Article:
Home Fleche-texte-grisPosts Fleche-texte-gris "Foreword" in (Un)city - (Un)real State of the (un)known
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Cédric Libert

Bibliographic reference
(Un)city – (Un)real State of the (un)known, publication of WBA's exhibition at Istanbul Design Biennial


"Foreword" in (Un)city - (Un)real State of the (un)known

“Architecture is not designing buildings. Architecture is dividing the world between big spaces and small spaces.” Hideyuki Nakayama during a conversation with Cedric Libert, Tokyo 15th august 2012.
Pronounced by Hideyuki Nakayama as he was explaining one of his projects, the enigmatic sentence could be a starting point for there ading of this text. Indeed, reducing architectural or urban issues to the one idea that it is about arranging elements one another and organizing the relations undertaken together, is simple as much as striking. It first flattens down stakes that usually operate the city-scape as well as it opens up to the possibility of a critical approach, within the realm of purely intrinsic conditions – form, size and organization. The city is constituted of singular choices, taken differently following time, circumstances or political will.
(Un)City – (Un)Real Estate of the (Un)Known is a project developed on the occasion of the first Istanbul Design Biennial. It lays down the city as a subject of thought and talk. Addressing through its constituting multiple realities, the city is perceived as heritage as well as project-in-becoming, envisaged by superposition, interweaving and sedimentation of singular layers.
Proceeding from both a concise and vast Interrogation – the environment in its very architectural meaning – it is first about trying to grasp the complexities of mechanisms that shape towns and metropolis.
Hazards of history and successive episodes sometimes brought upcomprehensive approach or locally emergin claims. It is the gathering of all these historical and morphological layers that constitute the city as we know it today. Likewise it is resulting from a series of antagonistic if not contradictory decisions. There lies its terrifying beauty.
In order to raise up the question, the proposal suggests to observe urban phenomena's through the prism of diagnostic and dissection. This roughly defined idea of the city then suggest an open apparatus – a common ground for prospection and negotiation – that allows for fields of investigation and new research as well as the recognition of historically inherited territories. It is a playground, an experimentation area and a mental territory that is interesting tounderstand as a whole but important to recognize in a logic of differentiations.
A large model (4 m x 4 m) gathers 100 Projects for Brussels. As a proposal between fact and fiction, it assembles a collection of emblematic buildings and urban situations found in the city of Brussels. Freely inspired by historical and recent representations, the model is constructed from situations that existed, exist or could have existed. Shaped as an imaginary territory, it brings together past, present and prospective projects: the Brussel's Palace of Justice, the Cinquantenaire Monument, Victor Horta's Maison du Peuple, le Pavillon du Bonheur designed by architects V+, The National Theatre, an utopian project of Luc Deleu and Glaverbel headquarter in La Hulpe, among others. A sort of architectural short story, implemented from distinct elements– each one engaging a prototype for the city.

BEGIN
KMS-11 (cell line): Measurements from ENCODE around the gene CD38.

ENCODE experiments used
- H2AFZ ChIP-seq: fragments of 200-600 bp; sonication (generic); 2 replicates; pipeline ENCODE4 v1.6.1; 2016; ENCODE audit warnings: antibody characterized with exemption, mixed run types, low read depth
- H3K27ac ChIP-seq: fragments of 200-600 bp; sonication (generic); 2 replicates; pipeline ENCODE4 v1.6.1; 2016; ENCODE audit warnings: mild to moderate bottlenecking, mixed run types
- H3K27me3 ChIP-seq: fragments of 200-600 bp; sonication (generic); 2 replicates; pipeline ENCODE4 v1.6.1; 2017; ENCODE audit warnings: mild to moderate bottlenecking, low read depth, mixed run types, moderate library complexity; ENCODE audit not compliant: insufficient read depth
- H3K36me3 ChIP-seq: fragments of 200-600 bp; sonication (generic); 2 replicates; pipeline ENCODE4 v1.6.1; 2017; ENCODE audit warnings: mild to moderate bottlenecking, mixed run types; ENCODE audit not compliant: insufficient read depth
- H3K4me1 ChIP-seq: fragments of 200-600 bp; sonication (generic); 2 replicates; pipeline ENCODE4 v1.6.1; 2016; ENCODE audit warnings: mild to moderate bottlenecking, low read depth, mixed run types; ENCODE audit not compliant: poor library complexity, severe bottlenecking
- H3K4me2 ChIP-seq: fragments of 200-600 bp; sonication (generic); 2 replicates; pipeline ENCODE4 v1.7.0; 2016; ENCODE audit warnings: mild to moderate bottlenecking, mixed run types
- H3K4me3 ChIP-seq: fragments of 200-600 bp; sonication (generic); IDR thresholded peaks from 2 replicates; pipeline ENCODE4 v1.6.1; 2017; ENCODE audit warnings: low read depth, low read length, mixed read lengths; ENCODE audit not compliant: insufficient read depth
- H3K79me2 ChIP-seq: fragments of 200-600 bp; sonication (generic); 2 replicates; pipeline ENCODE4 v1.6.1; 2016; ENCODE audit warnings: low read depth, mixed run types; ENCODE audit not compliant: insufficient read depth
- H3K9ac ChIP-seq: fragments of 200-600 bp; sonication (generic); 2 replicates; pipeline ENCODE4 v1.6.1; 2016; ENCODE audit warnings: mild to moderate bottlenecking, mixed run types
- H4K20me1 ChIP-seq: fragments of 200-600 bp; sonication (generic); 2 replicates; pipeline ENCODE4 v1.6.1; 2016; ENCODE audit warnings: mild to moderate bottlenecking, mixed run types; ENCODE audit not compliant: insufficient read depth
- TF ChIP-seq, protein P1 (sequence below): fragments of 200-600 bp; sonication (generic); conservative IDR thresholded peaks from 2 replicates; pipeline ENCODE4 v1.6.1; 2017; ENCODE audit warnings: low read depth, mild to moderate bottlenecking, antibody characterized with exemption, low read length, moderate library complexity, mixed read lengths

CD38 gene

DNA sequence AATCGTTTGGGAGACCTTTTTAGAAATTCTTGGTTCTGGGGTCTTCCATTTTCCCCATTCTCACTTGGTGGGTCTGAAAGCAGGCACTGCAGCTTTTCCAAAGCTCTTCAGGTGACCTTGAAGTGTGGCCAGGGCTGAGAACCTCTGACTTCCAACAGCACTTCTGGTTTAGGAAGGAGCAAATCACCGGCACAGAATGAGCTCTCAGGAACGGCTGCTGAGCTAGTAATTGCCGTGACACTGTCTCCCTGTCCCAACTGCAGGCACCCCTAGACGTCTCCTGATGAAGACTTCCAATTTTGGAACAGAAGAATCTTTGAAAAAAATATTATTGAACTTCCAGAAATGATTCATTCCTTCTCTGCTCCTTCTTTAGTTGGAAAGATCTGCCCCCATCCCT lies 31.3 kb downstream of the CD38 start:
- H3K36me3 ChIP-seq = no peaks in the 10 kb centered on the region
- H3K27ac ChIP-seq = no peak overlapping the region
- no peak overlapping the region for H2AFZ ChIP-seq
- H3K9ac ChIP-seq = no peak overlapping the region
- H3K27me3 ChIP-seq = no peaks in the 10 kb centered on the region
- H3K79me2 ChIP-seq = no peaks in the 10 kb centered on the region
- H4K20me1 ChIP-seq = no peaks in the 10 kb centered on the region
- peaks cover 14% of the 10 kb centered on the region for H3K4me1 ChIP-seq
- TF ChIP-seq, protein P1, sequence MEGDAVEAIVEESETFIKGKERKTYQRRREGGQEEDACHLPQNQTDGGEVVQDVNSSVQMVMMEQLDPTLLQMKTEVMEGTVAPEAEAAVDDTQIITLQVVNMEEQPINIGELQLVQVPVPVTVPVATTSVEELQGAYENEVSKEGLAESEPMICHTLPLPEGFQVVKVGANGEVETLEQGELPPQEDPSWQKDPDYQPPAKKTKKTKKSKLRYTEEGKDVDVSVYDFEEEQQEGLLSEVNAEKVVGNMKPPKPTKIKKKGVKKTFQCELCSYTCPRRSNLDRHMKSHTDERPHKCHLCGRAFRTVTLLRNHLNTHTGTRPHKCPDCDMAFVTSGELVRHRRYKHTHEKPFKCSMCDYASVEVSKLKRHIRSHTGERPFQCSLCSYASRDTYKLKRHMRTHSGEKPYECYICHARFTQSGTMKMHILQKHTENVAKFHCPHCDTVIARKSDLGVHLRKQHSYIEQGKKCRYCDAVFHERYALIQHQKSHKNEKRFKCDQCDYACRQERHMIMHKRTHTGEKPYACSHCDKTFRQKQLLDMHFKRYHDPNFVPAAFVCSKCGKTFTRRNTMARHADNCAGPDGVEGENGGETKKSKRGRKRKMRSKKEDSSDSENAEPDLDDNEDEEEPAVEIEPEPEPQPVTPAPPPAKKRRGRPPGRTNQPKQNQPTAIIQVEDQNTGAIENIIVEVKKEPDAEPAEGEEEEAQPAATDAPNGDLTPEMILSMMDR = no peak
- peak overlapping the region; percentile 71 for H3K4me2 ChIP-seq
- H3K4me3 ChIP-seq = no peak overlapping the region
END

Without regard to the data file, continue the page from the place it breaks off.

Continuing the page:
Reconfiguring differently all these projects on the model implies a double fold new approach of the so-called urban reality: on the one hand, it is about carefully recognizing the void between the architectural objects – a space between volumes – while on the other hand exploring the idea that each one of us as individual establishes its own experience of the city – a personal and unique cartography, if not an intimate mythology.
100 projects collaborate within a common narrative– a city that would exist as much as it would be imagined. It could be one of these Invisible Cities, written by Italo Calvino. All are pure fantasy; nevertheless every single one evokes reminiscences of another city that one has visited before.
For each of those 100 projects, only one aspect has been isolated, underlining its very singular importance for the city.
The projects carry their little stories or illustrate important chapters from the great History. Anyway, all together they make a city.
Cédric Libert is a Belgian architect graduated from ISALL in Liège and the Architectural Association in London. He worked for Zaha Hadid Architects among others, before settling a double-bind approach of the architectural realm – leading the collective practice Anorak in Brussels (2005-2010) and developing a cultural approach of architecture through teaching activities and those of independent curator. Besides a regular guest critic position at the Architectural Association London, UFRJ Rio de Janeiro, ENSA Marseille, RWTH Aachen or the Academie van Bouwkunst Maastricht, he has taught at ISA St-Luc Liège, ISACF la Cambre Bruxelles and l'Ecole d'Architecture de l'Université Laval in Québec, as a Visiting Professor. He is currently Associate Professor at l'Ecole Spéciale d'Architecture in Paris and Maitre-Assistant Associé at ENSA Versailles.




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